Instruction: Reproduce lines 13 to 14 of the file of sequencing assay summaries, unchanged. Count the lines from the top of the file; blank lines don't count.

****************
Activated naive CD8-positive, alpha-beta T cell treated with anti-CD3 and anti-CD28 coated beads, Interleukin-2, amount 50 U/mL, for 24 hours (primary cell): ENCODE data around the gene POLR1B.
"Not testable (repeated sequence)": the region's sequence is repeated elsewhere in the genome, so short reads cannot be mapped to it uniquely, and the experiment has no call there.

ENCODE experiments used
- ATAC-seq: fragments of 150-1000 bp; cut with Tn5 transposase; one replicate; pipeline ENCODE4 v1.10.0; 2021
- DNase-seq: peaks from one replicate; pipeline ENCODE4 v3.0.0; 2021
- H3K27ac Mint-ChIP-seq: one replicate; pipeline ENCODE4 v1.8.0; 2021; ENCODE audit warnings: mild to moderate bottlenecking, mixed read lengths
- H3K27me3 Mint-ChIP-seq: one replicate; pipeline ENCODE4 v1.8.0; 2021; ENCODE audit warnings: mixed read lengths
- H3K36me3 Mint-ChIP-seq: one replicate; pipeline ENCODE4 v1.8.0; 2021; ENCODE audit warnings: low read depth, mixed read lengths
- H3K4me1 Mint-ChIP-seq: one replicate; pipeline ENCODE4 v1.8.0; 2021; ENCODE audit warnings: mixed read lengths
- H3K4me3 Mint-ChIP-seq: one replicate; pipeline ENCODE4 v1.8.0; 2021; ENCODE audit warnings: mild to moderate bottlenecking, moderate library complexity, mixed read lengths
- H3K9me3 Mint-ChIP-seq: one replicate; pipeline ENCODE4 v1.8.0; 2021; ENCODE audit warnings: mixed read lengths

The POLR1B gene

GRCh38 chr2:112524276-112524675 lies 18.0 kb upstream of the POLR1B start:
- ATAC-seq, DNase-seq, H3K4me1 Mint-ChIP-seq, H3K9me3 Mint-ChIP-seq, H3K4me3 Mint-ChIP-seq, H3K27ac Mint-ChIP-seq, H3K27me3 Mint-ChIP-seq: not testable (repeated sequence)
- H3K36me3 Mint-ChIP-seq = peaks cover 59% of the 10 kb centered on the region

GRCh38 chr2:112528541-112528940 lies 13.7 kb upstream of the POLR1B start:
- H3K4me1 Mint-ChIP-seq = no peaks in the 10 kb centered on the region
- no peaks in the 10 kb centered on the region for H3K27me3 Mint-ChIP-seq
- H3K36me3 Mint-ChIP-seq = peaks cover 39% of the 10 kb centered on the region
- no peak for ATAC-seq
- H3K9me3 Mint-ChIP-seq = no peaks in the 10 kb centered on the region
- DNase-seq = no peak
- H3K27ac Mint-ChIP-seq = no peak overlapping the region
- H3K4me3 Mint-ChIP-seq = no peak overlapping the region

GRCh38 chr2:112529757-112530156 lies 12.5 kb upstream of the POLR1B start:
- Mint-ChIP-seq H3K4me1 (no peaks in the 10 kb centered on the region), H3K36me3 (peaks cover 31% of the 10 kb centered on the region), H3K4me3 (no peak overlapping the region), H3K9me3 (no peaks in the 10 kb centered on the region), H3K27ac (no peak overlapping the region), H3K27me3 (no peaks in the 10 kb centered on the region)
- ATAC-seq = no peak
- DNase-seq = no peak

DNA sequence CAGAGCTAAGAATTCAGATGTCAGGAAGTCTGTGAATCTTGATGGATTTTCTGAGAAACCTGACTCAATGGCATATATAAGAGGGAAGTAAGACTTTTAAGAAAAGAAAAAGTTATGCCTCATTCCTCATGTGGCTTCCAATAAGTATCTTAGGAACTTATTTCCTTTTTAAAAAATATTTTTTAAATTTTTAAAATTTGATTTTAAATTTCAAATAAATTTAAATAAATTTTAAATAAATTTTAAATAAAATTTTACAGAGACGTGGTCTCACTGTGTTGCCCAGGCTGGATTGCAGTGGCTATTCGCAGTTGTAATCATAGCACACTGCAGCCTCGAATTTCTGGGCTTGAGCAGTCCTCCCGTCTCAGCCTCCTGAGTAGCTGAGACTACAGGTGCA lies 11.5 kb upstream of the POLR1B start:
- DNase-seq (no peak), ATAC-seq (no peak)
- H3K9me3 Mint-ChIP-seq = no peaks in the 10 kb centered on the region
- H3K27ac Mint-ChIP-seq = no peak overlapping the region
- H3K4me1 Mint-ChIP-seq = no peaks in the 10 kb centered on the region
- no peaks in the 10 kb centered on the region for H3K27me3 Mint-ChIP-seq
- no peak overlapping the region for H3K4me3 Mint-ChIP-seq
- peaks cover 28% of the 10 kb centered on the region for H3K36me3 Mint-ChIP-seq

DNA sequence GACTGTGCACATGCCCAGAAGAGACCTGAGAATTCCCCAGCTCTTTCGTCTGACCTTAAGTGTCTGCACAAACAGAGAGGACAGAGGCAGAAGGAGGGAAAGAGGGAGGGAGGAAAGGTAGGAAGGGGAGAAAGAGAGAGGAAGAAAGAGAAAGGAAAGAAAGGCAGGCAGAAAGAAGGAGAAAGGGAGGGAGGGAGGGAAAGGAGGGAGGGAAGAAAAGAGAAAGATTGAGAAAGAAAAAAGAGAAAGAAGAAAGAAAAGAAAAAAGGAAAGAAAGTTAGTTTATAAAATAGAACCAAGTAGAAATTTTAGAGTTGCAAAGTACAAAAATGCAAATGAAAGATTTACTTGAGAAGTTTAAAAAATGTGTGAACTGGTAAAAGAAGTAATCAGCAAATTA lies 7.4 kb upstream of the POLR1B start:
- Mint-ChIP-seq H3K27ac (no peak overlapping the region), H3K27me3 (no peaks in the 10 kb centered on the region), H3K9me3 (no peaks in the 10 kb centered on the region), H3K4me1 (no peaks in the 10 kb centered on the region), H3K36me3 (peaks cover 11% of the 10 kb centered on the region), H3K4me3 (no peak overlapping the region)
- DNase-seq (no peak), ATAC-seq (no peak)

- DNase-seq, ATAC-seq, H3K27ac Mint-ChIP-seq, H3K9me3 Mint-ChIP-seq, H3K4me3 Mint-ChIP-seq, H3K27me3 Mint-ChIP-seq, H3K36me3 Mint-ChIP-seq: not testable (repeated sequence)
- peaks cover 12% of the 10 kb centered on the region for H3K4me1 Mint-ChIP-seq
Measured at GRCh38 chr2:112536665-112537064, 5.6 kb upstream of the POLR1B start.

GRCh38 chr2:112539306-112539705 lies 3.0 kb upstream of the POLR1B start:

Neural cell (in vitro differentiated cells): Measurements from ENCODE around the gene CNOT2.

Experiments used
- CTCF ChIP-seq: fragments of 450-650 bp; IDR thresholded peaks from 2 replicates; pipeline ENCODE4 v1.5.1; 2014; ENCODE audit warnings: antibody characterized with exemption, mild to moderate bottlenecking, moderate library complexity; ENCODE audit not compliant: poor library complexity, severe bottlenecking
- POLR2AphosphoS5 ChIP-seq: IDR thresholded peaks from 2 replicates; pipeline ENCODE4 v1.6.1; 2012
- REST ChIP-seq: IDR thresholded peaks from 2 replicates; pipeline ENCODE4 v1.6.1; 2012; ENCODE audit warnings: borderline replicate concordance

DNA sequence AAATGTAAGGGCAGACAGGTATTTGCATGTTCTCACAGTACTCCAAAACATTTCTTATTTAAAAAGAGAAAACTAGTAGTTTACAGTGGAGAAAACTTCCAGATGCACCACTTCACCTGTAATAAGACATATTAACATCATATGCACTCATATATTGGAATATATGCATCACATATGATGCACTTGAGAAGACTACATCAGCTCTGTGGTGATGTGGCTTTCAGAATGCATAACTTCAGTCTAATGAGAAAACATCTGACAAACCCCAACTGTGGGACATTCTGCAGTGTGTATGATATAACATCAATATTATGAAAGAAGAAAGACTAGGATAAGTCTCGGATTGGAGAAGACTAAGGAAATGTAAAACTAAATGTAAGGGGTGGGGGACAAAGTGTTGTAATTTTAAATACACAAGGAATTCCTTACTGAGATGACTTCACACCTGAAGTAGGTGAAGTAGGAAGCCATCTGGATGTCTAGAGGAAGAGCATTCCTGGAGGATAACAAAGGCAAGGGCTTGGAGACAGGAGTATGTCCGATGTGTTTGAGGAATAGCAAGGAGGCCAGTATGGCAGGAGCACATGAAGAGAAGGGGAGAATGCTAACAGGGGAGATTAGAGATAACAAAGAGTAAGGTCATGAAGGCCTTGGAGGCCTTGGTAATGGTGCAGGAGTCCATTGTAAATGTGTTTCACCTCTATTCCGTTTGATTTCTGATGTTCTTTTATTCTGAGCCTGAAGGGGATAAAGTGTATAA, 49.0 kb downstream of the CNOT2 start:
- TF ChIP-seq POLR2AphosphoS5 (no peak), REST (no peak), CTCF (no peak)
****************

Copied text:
GRCh38 chr2:112524276-112524675 lies 18.0 kb upstream of the POLR1B start:
- ATAC-seq, DNase-seq, H3K4me1 Mint-ChIP-seq, H3K9me3 Mint-ChIP-seq, H3K4me3 Mint-ChIP-seq, H3K27ac Mint-ChIP-seq, H3K27me3 Mint-ChIP-seq: not testable (repeated sequence)